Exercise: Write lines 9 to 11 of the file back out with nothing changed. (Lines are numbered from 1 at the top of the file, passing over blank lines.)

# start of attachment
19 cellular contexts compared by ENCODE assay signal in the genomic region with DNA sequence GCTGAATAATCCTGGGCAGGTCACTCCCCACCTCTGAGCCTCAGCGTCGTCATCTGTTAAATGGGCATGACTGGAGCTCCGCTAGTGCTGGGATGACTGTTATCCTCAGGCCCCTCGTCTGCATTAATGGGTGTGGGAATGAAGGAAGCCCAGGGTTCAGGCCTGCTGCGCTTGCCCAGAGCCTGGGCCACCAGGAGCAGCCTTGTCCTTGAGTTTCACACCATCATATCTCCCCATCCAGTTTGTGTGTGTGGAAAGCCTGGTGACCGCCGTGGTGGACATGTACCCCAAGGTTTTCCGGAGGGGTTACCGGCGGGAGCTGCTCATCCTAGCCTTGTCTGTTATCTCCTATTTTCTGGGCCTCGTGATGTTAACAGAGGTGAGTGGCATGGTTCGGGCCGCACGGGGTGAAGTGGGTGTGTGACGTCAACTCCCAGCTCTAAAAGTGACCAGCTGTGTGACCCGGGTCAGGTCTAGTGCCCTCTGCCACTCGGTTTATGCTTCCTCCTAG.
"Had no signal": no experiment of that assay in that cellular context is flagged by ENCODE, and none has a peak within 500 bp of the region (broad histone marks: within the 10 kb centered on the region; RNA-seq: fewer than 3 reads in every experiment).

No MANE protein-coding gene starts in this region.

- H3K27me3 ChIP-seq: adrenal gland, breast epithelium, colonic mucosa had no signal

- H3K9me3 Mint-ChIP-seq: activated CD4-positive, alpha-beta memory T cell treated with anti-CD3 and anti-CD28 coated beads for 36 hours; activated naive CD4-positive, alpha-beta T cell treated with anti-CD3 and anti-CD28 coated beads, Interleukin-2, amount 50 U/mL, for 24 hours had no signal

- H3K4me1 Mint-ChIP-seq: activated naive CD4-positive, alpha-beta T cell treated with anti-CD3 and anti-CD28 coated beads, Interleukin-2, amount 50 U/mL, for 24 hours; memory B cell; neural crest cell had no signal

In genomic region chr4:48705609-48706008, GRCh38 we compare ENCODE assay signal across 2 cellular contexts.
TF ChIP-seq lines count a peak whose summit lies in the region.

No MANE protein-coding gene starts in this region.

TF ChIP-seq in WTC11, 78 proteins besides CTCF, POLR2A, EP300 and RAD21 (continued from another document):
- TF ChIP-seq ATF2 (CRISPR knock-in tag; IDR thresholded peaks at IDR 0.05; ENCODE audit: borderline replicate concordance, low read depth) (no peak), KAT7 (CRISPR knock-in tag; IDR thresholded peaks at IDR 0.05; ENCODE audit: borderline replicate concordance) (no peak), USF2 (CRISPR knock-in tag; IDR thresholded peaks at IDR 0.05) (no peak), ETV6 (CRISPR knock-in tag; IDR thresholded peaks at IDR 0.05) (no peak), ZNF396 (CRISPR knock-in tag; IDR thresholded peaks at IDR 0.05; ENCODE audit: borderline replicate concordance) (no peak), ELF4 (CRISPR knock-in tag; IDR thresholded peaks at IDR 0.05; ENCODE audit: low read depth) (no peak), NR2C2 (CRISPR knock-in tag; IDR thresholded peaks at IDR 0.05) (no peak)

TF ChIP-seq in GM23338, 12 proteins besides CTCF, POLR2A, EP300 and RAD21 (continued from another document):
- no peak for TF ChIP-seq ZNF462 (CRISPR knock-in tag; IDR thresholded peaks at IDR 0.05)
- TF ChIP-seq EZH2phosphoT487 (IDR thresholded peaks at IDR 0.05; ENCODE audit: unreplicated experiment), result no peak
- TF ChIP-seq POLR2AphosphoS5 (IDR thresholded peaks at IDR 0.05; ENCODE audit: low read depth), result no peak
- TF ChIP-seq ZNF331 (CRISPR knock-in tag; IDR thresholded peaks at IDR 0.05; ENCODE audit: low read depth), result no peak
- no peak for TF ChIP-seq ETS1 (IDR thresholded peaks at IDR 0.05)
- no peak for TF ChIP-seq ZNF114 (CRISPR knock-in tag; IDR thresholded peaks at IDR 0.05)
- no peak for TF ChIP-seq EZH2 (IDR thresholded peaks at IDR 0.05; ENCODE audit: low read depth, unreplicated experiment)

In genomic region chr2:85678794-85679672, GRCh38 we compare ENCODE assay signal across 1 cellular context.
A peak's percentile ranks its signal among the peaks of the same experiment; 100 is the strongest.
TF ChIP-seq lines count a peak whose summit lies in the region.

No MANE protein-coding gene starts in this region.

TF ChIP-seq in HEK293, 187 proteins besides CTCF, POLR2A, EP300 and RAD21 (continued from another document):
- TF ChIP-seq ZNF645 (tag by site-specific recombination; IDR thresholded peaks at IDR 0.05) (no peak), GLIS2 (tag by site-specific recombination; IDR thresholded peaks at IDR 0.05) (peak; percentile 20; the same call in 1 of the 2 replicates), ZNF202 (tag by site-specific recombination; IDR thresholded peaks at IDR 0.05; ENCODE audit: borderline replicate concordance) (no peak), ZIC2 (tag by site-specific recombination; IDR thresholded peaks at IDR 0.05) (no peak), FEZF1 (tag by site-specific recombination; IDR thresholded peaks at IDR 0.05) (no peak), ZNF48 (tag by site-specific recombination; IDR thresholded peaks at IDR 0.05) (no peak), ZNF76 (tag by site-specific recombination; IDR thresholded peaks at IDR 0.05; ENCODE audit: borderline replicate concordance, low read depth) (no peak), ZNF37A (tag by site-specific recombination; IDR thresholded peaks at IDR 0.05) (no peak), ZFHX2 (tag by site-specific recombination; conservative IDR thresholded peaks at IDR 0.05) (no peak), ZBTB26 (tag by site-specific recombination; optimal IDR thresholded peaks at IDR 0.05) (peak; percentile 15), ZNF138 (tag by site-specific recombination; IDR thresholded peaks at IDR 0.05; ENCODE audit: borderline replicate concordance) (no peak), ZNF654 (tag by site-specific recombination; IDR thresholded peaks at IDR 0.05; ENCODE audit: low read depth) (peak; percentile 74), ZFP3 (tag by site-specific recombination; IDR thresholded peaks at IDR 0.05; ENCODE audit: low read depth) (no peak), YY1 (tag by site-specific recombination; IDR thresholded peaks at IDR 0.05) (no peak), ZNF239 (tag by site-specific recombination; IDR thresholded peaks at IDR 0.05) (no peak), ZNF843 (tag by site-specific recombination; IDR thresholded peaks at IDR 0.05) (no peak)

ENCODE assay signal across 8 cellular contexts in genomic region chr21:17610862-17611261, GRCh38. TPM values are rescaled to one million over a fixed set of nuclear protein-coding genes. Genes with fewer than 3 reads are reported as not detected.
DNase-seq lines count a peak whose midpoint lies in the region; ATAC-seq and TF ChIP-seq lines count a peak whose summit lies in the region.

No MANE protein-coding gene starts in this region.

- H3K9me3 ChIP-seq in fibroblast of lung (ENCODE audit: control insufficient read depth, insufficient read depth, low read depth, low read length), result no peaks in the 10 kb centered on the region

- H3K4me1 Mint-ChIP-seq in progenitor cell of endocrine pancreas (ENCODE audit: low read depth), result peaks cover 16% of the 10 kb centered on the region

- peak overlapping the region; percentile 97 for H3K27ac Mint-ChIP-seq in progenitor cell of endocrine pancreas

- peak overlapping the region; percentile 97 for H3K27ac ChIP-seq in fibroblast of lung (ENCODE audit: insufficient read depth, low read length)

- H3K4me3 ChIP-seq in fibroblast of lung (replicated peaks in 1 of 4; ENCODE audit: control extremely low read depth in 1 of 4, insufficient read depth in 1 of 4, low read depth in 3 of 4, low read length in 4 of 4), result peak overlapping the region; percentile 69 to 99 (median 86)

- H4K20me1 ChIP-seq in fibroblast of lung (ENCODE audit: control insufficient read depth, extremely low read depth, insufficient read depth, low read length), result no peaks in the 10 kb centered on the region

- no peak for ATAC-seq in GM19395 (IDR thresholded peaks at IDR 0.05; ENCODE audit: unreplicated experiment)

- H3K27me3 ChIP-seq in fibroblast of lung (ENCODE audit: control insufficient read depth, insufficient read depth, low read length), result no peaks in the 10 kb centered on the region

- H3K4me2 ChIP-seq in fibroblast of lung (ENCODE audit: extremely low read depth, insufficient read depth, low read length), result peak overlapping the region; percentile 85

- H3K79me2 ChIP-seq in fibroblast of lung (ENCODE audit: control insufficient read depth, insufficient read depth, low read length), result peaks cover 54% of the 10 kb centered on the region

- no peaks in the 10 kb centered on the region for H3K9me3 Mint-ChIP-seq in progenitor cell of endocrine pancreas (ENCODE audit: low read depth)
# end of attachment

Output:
No MANE protein-coding gene starts in this region.

TF ChIP-seq in WTC11, 78 proteins besides CTCF, POLR2A, EP300 and RAD21 (continued from another document):
- TF ChIP-seq ATF2 (CRISPR knock-in tag; IDR thresholded peaks at IDR 0.05; ENCODE audit: borderline replicate concordance, low read depth) (no peak), KAT7 (CRISPR knock-in tag; IDR thresholded peaks at IDR 0.05; ENCODE audit: borderline replicate concordance) (no peak), USF2 (CRISPR knock-in tag; IDR thresholded peaks at IDR 0.05) (no peak), ETV6 (CRISPR knock-in tag; IDR thresholded peaks at IDR 0.05) (no peak), ZNF396 (CRISPR knock-in tag; IDR thresholded peaks at IDR 0.05; ENCODE audit: borderline replicate concordance) (no peak), ELF4 (CRISPR knock-in tag; IDR thresholded peaks at IDR 0.05; ENCODE audit: low read depth) (no peak), NR2C2 (CRISPR knock-in tag; IDR thresholded peaks at IDR 0.05) (no peak)